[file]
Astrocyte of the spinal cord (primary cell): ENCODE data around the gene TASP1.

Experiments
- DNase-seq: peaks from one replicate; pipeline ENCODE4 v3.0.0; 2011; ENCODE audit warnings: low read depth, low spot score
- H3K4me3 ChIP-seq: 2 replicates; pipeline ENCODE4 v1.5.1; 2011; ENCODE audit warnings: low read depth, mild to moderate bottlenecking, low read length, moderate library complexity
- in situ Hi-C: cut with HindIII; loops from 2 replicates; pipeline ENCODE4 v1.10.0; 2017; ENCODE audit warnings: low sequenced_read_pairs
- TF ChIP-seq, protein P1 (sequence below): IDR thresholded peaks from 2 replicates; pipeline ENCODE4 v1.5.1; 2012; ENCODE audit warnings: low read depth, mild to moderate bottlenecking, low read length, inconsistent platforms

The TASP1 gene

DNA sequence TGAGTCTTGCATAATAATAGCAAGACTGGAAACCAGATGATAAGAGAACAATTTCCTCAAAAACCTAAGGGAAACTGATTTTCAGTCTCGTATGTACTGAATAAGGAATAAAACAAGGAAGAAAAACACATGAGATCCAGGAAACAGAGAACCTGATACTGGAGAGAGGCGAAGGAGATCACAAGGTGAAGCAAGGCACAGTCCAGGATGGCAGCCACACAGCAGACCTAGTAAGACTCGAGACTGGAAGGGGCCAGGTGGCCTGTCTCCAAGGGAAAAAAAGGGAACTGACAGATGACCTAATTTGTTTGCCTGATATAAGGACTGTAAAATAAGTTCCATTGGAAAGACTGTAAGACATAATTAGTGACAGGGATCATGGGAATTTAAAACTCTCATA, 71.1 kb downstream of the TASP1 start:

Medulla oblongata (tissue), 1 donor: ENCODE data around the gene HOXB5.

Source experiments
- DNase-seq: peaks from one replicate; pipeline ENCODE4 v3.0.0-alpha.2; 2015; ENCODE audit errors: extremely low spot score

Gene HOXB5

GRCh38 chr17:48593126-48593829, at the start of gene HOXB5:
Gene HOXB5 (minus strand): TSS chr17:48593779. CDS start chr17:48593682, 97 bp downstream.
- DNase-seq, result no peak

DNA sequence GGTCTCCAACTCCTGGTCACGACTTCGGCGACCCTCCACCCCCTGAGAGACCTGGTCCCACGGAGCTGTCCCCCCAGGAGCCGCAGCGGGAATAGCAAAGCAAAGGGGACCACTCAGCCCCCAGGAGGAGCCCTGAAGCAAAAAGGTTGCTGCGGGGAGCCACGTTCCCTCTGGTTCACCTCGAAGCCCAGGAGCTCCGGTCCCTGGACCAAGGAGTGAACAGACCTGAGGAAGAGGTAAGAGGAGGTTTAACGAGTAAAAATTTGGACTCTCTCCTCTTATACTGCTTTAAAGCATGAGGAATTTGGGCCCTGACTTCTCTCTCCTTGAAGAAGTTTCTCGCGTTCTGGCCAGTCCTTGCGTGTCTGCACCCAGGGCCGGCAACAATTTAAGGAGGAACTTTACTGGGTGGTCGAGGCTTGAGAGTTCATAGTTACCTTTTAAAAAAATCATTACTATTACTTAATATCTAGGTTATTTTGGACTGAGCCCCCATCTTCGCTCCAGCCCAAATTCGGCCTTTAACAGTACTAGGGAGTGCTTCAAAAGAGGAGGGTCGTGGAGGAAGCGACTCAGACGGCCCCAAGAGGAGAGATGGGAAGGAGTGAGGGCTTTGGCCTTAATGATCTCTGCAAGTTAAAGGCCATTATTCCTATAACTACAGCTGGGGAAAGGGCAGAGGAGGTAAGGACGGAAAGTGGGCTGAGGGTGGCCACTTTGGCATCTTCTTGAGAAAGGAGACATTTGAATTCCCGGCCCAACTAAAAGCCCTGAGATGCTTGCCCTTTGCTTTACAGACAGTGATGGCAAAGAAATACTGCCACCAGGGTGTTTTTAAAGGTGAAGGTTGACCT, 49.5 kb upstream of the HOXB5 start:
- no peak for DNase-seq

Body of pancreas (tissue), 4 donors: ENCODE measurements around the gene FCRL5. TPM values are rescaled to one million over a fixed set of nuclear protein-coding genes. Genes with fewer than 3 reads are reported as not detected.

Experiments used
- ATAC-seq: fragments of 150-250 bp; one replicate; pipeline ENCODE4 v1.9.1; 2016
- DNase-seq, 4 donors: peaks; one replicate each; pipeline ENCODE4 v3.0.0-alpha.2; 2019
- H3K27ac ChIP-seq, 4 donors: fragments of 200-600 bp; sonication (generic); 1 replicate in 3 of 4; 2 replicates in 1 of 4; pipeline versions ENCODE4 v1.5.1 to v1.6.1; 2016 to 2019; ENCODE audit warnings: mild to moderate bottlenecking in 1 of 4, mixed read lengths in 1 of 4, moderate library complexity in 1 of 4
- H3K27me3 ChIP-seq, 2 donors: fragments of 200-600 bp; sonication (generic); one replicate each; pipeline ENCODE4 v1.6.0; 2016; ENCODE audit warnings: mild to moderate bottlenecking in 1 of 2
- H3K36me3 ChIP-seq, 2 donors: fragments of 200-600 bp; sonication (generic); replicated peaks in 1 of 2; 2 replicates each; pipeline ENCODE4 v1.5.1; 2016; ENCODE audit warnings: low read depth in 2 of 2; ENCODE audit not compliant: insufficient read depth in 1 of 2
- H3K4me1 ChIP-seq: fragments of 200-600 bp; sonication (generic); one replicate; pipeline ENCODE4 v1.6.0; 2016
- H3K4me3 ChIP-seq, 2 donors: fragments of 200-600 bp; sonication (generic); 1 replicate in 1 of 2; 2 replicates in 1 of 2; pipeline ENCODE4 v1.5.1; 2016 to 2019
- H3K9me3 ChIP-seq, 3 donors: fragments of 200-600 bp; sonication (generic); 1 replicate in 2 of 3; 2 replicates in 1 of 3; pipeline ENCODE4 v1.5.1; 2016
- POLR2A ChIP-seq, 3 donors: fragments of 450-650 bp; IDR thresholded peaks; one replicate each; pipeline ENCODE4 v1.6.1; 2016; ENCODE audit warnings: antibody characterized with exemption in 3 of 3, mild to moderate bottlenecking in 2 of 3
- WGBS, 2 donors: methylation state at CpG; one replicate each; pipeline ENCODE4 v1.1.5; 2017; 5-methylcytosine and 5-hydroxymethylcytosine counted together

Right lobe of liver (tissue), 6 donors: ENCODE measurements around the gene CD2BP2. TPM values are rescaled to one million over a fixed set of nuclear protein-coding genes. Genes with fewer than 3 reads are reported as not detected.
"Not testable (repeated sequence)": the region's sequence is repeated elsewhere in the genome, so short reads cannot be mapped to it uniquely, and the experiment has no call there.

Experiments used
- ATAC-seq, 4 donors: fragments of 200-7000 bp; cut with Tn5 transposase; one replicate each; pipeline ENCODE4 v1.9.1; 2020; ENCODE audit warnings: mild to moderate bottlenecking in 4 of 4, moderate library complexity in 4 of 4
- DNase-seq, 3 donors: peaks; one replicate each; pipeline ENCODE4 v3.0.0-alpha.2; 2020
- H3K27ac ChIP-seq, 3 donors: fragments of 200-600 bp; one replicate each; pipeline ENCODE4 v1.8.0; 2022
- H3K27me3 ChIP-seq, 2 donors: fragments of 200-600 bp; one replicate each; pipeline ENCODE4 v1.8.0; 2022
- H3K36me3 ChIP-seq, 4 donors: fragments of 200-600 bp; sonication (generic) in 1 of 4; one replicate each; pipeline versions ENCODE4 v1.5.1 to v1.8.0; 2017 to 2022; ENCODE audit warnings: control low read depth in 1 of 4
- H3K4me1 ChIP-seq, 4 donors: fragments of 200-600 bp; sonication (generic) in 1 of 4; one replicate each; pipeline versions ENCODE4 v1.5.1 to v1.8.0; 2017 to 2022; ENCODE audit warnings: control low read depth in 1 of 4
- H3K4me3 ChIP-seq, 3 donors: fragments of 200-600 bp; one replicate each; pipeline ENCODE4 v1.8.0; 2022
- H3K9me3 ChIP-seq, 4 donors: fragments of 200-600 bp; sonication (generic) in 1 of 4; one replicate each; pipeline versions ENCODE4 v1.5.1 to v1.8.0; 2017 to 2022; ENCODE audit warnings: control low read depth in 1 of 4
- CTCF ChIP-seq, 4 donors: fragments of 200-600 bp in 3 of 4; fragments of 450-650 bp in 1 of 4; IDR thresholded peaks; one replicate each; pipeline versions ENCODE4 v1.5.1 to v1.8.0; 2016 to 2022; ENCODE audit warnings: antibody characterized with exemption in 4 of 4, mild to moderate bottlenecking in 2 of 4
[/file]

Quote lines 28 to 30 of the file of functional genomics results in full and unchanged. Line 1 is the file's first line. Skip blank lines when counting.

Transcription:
- POLR2A ChIP-seq, 3 donors: fragments of 450-650 bp; IDR thresholded peaks; one replicate each; pipeline ENCODE4 v1.6.1; 2016; ENCODE audit warnings: antibody characterized with exemption in 3 of 3, mild to moderate bottlenecking in 2 of 3
- WGBS, 2 donors: methylation state at CpG; one replicate each; pipeline ENCODE4 v1.1.5; 2017; 5-methylcytosine and 5-hydroxymethylcytosine counted together

Right lobe of liver (tissue), 6 donors: ENCODE measurements around the gene CD2BP2. TPM values are rescaled to one million over a fixed set of nuclear protein-coding genes. Genes with fewer than 3 reads are reported as not detected.